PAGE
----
Come to think of it, why did Brotons want so desperately to leave Cuba? Why was she willing to risk her and her son's life on such a dangerous — in her case, fatal — attempt to cross the 90 miles that separate Cuba from freedom? Was it was the grinding poverty, the ubiquitous rationing, the constant shortages? Was it the lack of the free speech? The suppression of religion? The inability to criticize the government without risking years behind bars? Was it the informers on every block? The political dossier maintained on every student's ''political attitude and social conduct?" Was it the knowledge that once Elian turned 11, he would be subject to mandatory labor for six to eight weeks every year? Was it the sheer, soul-crushing misery of living in a country routinely ranked as one of the most unfree places in the world?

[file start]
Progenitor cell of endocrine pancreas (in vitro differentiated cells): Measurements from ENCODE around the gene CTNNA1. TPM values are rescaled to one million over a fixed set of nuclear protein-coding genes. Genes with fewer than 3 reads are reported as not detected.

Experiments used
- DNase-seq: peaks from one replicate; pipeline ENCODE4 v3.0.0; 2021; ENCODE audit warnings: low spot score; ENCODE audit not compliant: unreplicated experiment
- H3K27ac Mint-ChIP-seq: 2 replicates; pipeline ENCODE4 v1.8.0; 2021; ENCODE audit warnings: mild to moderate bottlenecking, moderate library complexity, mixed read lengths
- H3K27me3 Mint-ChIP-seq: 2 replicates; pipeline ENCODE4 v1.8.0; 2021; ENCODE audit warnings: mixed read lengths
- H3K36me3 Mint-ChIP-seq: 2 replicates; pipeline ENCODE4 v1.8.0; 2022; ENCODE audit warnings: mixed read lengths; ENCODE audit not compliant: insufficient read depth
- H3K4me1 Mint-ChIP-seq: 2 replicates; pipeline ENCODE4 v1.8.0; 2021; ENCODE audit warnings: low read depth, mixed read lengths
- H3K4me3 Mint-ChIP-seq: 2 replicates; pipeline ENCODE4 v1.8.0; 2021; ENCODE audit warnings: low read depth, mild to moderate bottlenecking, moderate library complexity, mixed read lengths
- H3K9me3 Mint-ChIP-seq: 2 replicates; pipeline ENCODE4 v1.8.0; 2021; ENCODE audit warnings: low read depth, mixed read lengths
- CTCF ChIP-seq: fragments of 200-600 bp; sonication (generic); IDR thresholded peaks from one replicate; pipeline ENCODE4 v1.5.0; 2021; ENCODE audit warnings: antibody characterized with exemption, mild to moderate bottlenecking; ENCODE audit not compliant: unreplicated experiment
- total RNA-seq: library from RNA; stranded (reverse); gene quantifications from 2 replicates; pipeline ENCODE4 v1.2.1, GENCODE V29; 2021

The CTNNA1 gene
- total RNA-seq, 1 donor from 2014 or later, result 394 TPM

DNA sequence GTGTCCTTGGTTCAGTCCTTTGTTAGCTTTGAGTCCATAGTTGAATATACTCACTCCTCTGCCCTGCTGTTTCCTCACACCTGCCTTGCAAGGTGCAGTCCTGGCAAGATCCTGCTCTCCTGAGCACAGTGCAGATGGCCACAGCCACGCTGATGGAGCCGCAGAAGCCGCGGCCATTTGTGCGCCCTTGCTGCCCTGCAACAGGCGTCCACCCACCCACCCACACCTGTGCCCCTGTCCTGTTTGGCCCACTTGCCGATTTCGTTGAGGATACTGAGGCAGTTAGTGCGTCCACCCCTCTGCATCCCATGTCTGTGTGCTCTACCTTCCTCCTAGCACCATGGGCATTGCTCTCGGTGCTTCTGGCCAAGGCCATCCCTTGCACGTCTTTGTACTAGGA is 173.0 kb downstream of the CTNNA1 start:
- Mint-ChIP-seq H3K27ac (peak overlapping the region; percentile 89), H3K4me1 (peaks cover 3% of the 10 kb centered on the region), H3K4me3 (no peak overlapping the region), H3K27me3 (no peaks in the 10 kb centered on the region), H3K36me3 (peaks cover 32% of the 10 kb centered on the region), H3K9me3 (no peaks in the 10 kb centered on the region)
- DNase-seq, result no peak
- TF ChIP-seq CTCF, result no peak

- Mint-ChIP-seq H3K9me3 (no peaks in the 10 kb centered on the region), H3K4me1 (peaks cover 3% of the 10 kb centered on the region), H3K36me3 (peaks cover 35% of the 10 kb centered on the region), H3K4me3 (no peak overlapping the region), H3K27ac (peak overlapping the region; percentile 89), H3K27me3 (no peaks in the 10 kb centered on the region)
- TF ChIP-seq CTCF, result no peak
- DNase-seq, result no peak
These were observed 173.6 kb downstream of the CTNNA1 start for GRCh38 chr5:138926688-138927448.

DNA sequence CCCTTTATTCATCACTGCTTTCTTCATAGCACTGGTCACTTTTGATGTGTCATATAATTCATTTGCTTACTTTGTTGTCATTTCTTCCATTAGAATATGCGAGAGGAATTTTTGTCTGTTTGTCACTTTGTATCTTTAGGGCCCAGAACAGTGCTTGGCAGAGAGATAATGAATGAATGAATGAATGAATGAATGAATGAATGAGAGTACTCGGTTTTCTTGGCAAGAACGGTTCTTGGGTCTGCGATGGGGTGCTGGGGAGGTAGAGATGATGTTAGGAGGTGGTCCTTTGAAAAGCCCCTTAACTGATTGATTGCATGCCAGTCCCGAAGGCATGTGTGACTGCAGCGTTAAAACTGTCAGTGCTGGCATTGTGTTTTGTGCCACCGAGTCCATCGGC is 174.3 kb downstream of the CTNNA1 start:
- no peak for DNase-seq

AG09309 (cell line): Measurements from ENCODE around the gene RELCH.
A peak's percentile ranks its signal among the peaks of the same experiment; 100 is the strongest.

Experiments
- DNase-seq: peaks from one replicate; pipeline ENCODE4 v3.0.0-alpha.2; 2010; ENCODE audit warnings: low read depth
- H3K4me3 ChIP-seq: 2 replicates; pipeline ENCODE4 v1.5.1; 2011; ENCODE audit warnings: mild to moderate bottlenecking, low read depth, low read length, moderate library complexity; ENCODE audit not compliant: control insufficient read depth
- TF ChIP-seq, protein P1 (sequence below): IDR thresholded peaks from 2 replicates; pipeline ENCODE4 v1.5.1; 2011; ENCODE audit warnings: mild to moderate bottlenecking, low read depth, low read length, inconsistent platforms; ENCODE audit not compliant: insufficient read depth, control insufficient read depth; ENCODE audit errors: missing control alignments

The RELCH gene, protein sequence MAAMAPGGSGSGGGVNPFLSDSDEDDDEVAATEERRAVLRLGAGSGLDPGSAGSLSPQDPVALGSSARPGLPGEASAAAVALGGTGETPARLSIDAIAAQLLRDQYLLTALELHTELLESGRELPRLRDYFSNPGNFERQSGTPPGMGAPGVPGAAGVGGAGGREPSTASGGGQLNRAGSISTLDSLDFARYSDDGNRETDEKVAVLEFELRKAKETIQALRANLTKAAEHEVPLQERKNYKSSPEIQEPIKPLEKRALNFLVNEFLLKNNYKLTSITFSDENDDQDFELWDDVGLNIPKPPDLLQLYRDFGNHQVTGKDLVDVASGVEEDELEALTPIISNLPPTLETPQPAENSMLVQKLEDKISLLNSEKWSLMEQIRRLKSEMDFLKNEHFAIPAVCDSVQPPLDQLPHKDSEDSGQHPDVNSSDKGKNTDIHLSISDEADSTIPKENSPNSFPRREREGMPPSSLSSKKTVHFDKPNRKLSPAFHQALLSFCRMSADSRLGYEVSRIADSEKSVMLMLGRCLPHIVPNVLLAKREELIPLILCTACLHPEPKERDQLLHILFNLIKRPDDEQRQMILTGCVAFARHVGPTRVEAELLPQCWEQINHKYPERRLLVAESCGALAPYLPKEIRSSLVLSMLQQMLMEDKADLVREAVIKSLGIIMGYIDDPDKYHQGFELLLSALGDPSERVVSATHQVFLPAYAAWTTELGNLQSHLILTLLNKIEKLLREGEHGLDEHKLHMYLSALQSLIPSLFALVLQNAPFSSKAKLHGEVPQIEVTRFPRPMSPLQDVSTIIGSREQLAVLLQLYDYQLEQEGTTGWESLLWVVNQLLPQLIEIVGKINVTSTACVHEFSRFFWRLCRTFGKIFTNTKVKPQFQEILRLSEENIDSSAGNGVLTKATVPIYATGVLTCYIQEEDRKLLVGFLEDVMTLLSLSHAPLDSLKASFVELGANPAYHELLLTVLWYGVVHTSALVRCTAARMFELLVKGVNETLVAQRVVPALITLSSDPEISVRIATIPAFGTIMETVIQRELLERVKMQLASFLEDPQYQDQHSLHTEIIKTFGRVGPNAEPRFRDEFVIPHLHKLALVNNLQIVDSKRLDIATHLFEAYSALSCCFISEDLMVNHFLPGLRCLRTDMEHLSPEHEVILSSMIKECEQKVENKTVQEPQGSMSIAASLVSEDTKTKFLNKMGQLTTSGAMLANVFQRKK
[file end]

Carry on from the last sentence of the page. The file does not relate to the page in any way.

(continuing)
''60 Minutes" had nothing to say about any of that.

On the other hand, it did show Elian saying — when prodded by Simon — that he had no good memories of his stay in Miami, that the relatives who cared for him ''tormented" him by speaking of his mother, and that when he was seized at gunpoint by a federal SWAT team, he ''felt joy that I could get out of that house."

It bears repeating: Elian is only 11, and was just 5 when these events took place. He cannot be blamed for spouting the Communist Party line. But CBS has no such excuse. ''Helped" by ''Castro's personal cameraman," indeed. Edward R. Murrow must be spinning in his grave.

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Jeff Jacoby is a Boston Globe columnist. Comment by clicking here.